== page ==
My husband says colour is everything with food, that we taste with our eyes first. I think it’s true! Even when you listen to us talk about food before we taste it — ‘that looks good!’, ‘that looks yummy!’, ‘that does not look appetising!’, ‘that looks gross!’ We only dare to taste when it looks appealing, anything else requires convincing.
The plan for colour was yellow rice, minced beef — which would look brownish, and spots of green, which is where the mbaazi (pigeon peas) came in. As you can see, the mbaazi didn’t stay bright green as I had planned (-_-)
The aroma was in the rice…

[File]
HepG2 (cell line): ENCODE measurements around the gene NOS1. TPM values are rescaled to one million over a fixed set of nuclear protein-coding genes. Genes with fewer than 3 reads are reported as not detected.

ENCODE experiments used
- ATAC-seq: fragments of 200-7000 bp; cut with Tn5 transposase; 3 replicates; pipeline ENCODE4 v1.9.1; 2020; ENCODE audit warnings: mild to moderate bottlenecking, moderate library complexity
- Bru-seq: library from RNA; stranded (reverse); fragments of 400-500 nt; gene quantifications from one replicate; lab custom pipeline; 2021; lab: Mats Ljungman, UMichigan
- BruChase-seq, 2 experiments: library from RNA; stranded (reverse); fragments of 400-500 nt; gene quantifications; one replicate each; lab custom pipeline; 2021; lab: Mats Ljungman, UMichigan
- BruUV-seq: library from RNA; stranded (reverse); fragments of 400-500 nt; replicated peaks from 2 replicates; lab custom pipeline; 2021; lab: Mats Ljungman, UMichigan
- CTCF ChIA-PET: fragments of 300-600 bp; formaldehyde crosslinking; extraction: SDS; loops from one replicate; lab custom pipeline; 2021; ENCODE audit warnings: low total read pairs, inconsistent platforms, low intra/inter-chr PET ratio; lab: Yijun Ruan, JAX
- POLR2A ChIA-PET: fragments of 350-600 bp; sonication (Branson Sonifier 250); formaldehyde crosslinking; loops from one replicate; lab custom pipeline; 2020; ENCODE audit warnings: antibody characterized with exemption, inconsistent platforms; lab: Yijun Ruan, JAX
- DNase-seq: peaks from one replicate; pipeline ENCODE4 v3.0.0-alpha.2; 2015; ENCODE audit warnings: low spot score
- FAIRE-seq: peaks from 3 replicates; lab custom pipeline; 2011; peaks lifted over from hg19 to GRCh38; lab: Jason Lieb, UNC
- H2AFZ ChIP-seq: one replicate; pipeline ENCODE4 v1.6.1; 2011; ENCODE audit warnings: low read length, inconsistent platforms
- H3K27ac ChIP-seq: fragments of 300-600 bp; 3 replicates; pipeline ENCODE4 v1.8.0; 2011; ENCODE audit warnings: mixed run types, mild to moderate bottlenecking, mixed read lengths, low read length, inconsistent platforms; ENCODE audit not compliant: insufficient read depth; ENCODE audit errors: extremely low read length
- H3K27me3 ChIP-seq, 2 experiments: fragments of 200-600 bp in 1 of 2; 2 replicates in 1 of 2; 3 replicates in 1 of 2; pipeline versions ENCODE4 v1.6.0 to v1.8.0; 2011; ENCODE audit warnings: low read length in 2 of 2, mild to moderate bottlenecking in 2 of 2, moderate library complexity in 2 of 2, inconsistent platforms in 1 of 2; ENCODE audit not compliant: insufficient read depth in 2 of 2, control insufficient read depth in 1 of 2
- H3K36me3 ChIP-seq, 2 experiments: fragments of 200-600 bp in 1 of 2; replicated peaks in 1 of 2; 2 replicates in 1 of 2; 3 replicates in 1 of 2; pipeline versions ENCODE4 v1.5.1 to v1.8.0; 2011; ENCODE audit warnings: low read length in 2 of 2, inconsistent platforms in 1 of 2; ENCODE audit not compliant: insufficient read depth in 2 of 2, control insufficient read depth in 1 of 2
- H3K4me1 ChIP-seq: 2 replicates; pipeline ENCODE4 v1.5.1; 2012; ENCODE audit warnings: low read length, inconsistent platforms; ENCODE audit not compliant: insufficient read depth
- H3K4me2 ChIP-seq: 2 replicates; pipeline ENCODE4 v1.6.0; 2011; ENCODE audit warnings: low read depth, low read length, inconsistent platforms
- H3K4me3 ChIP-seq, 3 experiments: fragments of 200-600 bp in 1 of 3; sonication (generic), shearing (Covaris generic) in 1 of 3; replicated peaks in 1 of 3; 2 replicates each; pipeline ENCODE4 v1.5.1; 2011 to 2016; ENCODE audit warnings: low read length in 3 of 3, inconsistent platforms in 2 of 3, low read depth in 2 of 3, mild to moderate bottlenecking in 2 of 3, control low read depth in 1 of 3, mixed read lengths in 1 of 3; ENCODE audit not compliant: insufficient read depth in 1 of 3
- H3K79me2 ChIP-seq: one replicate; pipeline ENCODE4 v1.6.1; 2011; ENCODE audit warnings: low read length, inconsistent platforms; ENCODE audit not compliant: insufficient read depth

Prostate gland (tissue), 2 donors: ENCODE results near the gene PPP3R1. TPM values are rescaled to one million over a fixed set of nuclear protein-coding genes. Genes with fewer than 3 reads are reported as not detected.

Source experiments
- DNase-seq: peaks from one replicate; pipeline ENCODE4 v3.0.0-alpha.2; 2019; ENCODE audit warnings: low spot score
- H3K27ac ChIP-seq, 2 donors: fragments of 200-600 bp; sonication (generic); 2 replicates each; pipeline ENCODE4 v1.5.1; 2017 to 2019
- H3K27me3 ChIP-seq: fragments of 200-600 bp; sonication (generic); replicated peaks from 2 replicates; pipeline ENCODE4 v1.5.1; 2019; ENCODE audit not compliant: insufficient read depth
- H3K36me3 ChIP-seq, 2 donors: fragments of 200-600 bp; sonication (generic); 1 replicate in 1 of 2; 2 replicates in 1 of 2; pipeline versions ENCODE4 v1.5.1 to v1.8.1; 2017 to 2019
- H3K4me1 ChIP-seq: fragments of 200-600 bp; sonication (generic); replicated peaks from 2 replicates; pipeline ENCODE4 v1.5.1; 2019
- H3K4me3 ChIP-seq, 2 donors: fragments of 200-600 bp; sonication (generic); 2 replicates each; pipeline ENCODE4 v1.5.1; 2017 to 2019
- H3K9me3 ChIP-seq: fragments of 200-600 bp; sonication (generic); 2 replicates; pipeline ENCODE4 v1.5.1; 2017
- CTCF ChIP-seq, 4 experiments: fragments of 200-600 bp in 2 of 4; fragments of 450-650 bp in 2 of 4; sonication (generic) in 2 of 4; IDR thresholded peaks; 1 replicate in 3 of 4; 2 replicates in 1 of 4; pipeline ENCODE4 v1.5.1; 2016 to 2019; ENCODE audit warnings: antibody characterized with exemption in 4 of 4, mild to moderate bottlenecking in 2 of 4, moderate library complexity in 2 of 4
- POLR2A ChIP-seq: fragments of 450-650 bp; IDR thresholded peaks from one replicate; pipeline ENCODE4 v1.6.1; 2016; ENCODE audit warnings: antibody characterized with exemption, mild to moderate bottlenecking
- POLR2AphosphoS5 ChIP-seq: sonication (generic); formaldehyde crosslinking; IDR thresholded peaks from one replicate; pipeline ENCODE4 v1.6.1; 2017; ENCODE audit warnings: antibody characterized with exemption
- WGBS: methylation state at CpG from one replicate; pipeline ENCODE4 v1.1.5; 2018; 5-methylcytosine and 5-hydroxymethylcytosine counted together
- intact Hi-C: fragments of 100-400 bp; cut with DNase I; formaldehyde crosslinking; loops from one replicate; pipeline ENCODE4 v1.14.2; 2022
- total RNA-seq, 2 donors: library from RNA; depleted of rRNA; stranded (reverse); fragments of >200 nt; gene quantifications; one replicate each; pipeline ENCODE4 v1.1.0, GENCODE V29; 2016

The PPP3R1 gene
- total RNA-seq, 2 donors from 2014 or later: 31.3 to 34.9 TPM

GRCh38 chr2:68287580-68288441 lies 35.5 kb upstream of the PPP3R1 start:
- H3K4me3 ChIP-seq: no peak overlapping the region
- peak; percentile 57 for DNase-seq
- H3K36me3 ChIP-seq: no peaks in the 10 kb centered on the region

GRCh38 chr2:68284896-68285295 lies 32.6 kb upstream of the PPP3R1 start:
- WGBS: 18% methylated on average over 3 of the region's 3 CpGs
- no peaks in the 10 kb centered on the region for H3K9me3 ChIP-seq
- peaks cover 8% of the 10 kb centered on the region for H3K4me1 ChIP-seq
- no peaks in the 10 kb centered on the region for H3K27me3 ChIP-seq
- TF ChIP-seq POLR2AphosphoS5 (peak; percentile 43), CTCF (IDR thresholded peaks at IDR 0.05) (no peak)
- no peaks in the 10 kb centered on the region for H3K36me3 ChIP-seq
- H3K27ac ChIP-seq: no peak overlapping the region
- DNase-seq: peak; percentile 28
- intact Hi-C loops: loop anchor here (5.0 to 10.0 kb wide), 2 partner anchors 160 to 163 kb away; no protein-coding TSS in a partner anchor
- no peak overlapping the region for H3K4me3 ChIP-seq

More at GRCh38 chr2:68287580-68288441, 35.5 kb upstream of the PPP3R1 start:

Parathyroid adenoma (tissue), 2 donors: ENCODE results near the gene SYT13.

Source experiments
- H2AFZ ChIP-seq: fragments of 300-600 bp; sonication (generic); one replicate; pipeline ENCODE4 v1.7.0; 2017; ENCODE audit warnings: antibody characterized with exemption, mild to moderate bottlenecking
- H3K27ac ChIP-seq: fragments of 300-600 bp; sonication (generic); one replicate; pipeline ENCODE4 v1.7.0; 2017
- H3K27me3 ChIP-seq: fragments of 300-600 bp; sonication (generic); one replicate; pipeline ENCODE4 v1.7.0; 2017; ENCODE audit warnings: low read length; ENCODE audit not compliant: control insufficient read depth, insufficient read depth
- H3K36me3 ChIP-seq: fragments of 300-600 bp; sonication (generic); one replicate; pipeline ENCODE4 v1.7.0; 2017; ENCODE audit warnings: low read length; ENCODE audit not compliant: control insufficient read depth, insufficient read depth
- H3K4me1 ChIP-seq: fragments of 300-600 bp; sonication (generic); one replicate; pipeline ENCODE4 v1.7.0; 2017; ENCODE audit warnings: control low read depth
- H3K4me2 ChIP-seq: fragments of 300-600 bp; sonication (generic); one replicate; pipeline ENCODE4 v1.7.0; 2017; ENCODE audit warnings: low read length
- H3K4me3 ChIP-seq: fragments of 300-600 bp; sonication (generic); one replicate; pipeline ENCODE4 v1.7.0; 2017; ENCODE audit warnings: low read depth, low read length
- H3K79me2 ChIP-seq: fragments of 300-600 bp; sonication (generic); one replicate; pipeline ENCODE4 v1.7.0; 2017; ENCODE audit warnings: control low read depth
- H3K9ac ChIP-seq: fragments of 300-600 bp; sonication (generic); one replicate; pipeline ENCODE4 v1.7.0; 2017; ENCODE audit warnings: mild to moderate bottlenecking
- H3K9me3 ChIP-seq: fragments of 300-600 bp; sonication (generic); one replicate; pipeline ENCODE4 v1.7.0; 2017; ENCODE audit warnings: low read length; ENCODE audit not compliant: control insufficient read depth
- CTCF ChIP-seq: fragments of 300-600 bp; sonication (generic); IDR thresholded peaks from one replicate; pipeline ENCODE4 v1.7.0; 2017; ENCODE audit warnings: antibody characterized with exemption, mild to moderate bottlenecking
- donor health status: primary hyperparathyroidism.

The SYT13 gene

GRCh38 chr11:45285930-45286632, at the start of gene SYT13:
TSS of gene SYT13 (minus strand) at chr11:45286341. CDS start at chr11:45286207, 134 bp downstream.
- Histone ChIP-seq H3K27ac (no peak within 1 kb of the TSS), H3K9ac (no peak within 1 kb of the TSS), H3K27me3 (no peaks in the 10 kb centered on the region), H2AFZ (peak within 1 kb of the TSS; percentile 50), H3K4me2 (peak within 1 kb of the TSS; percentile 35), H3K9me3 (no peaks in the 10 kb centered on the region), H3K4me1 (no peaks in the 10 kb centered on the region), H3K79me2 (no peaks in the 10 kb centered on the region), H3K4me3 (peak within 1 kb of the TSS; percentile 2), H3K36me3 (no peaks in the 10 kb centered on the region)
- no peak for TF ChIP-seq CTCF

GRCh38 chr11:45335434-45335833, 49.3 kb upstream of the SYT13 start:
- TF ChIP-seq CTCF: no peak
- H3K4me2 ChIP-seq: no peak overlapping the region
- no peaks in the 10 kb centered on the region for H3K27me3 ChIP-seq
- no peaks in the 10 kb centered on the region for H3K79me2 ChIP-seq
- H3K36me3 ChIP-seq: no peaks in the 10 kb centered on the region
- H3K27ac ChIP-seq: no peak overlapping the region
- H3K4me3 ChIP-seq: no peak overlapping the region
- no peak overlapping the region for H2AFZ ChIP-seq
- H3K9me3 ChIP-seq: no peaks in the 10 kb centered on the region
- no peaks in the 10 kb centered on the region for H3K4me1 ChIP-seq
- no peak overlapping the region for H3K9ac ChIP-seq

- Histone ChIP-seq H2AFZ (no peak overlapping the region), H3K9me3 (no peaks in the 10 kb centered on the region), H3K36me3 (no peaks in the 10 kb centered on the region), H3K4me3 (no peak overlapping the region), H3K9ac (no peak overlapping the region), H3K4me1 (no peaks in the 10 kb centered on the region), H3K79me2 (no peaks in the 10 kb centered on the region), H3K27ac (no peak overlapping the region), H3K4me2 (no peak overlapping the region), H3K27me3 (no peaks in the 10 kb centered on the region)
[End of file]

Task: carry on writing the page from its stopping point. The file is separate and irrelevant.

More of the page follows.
I boiled the rice water with star anise, added a lovely liquorice like aroma. Then added turmeric to colour it before adding the rice
The mince wasn’t going to be anything special, I cooked it in some onions then added paprika and the mbaazi to it.
Once the onions soften in the cooking oil I add water. I do the same with garlic. It helps to keep them from burning which preserves the nice flavours. When the meat is added to that water it absorbs the flavours nicely. Not a lot of water, just a little. I learned that from my mother. Before that I used to let the onions and garlic burn a little because I used to think that was what made it more flavourful (-_-) I know better now! Unless you are caramelising your onions, there is no reason to burn them.
See how nice that looks? The green on the brown? Imagine it on the yellow rice. Nice right? I didn’t think this through though. By the time I was done mixing in the paprika it had coloured the mbaazi too. Next time I’ll cook the mbaazi separately.